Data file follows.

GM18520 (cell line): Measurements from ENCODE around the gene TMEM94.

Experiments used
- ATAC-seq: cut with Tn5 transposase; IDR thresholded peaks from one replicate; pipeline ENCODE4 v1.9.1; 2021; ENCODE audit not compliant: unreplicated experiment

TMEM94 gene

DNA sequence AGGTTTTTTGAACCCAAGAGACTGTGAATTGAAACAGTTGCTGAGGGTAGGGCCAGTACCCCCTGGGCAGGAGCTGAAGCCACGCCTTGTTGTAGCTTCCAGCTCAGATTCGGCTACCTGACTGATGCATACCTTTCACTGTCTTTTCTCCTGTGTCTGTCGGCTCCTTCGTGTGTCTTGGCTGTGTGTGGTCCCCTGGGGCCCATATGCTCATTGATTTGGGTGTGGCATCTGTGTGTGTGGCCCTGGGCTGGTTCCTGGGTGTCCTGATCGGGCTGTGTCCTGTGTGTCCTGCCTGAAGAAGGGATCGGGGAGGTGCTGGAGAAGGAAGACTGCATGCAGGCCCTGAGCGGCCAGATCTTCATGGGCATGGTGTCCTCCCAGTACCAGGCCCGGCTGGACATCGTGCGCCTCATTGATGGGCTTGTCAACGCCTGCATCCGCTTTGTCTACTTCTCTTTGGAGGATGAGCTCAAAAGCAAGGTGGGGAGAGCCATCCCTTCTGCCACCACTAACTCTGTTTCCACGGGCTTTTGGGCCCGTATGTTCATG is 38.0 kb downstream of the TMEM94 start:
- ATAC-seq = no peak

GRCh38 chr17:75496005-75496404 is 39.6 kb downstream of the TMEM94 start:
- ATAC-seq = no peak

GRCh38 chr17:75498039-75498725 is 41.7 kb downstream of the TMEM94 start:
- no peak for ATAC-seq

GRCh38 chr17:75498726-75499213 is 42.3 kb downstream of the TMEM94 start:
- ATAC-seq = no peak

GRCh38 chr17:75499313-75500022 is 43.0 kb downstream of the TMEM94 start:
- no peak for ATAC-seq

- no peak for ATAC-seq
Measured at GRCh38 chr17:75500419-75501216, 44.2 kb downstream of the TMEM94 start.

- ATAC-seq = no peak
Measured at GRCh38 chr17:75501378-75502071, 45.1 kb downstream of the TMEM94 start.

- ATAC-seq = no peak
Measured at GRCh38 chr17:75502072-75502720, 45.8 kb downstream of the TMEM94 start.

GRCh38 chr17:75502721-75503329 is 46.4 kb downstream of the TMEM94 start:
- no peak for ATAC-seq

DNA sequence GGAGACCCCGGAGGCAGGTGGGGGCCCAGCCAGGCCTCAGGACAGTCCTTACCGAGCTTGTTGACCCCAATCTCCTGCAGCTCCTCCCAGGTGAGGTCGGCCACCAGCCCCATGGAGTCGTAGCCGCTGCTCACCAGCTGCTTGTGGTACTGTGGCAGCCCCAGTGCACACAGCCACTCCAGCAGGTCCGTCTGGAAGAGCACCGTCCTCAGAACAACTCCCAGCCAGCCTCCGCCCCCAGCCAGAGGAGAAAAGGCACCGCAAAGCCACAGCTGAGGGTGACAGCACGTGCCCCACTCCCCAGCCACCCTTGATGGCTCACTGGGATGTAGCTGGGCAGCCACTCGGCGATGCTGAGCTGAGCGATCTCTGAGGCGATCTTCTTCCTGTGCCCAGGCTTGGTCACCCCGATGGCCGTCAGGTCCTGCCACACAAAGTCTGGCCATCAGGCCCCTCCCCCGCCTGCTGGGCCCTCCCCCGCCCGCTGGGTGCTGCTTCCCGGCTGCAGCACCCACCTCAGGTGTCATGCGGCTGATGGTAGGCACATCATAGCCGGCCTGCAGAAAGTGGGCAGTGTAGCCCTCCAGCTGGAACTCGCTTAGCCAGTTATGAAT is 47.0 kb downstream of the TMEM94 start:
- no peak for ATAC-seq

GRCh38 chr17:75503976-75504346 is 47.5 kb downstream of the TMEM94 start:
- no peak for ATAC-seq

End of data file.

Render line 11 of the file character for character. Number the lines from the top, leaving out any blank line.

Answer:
GRCh38 chr17:75498726-75499213 is 42.3 kb downstream of the TMEM94 start: